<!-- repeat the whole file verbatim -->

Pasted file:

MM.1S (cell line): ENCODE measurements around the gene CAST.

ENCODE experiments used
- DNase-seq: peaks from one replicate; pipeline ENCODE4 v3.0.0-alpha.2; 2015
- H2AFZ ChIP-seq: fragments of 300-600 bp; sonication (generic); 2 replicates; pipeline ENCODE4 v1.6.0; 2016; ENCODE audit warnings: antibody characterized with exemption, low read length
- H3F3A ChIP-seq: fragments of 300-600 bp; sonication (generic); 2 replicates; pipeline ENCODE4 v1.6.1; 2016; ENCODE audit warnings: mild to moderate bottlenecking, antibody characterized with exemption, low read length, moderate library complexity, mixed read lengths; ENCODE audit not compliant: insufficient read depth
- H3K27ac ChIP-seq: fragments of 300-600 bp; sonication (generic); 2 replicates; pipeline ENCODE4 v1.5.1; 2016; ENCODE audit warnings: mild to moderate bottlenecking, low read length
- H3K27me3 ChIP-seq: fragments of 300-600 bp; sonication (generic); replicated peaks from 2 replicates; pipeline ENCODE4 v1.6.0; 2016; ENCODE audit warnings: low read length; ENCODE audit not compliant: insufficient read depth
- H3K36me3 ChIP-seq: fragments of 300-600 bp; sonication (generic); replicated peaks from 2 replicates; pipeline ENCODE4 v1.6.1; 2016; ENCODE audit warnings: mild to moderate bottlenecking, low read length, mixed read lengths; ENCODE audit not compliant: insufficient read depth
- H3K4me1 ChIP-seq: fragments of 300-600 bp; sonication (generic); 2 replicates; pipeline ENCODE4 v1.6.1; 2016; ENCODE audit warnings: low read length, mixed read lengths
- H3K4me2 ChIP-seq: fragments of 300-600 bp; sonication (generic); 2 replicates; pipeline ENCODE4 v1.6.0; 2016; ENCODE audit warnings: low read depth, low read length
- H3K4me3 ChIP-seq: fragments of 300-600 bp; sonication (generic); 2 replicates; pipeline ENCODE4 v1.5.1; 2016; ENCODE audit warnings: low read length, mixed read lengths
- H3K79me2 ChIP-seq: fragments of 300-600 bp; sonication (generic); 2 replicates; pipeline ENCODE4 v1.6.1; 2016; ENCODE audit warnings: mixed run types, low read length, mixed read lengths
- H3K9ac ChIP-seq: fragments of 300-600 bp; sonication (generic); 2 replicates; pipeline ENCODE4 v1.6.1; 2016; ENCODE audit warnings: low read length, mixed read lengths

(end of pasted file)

MM.1S (cell line): ENCODE measurements around the gene CAST.

ENCODE experiments used
- DNase-seq: peaks from one replicate; pipeline ENCODE4 v3.0.0-alpha.2; 2015
- H2AFZ ChIP-seq: fragments of 300-600 bp; sonication (generic); 2 replicates; pipeline ENCODE4 v1.6.0; 2016; ENCODE audit warnings: antibody characterized with exemption, low read length
- H3F3A ChIP-seq: fragments of 300-600 bp; sonication (generic); 2 replicates; pipeline ENCODE4 v1.6.1; 2016; ENCODE audit warnings: mild to moderate bottlenecking, antibody characterized with exemption, low read length, moderate library complexity, mixed read lengths; ENCODE audit not compliant: insufficient read depth
- H3K27ac ChIP-seq: fragments of 300-600 bp; sonication (generic); 2 replicates; pipeline ENCODE4 v1.5.1; 2016; ENCODE audit warnings: mild to moderate bottlenecking, low read length
- H3K27me3 ChIP-seq: fragments of 300-600 bp; sonication (generic); replicated peaks from 2 replicates; pipeline ENCODE4 v1.6.0; 2016; ENCODE audit warnings: low read length; ENCODE audit not compliant: insufficient read depth
- H3K36me3 ChIP-seq: fragments of 300-600 bp; sonication (generic); replicated peaks from 2 replicates; pipeline ENCODE4 v1.6.1; 2016; ENCODE audit warnings: mild to moderate bottlenecking, low read length, mixed read lengths; ENCODE audit not compliant: insufficient read depth
- H3K4me1 ChIP-seq: fragments of 300-600 bp; sonication (generic); 2 replicates; pipeline ENCODE4 v1.6.1; 2016; ENCODE audit warnings: low read length, mixed read lengths
- H3K4me2 ChIP-seq: fragments of 300-600 bp; sonication (generic); 2 replicates; pipeline ENCODE4 v1.6.0; 2016; ENCODE audit warnings: low read depth, low read length
- H3K4me3 ChIP-seq: fragments of 300-600 bp; sonication (generic); 2 replicates; pipeline ENCODE4 v1.5.1; 2016; ENCODE audit warnings: low read length, mixed read lengths
- H3K79me2 ChIP-seq: fragments of 300-600 bp; sonication (generic); 2 replicates; pipeline ENCODE4 v1.6.1; 2016; ENCODE audit warnings: mixed run types, low read length, mixed read lengths
- H3K9ac ChIP-seq: fragments of 300-600 bp; sonication (generic); 2 replicates; pipeline ENCODE4 v1.6.1; 2016; ENCODE audit warnings: low read length, mixed read lengths